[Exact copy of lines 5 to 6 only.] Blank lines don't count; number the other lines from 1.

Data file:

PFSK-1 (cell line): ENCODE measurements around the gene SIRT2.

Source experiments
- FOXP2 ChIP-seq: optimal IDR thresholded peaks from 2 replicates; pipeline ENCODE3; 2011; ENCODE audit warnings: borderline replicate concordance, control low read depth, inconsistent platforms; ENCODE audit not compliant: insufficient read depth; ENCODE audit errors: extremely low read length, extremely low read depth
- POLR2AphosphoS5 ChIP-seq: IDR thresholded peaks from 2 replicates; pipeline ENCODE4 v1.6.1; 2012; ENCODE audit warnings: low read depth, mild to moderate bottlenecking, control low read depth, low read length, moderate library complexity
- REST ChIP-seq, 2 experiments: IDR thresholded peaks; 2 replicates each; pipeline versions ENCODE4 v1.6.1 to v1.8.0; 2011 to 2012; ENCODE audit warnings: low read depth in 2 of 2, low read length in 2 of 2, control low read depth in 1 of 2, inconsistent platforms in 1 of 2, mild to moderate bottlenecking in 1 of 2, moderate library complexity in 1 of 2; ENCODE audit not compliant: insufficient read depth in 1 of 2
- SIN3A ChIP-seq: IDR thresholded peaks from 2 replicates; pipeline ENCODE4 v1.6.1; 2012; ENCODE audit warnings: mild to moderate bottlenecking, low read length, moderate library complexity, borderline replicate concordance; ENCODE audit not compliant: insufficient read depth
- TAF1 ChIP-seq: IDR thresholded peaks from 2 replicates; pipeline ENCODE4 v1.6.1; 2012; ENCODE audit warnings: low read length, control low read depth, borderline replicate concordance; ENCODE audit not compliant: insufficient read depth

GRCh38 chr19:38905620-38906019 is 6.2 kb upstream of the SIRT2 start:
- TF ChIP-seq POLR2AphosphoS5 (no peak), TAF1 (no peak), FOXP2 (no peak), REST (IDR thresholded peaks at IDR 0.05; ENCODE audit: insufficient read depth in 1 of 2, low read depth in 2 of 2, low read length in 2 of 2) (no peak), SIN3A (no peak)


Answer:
- REST ChIP-seq, 2 experiments: IDR thresholded peaks; 2 replicates each; pipeline versions ENCODE4 v1.6.1 to v1.8.0; 2011 to 2012; ENCODE audit warnings: low read depth in 2 of 2, low read length in 2 of 2, control low read depth in 1 of 2, inconsistent platforms in 1 of 2, mild to moderate bottlenecking in 1 of 2, moderate library complexity in 1 of 2; ENCODE audit not compliant: insufficient read depth in 1 of 2
- SIN3A ChIP-seq: IDR thresholded peaks from 2 replicates; pipeline ENCODE4 v1.6.1; 2012; ENCODE audit warnings: mild to moderate bottlenecking, low read length, moderate library complexity, borderline replicate concordance; ENCODE audit not compliant: insufficient read depth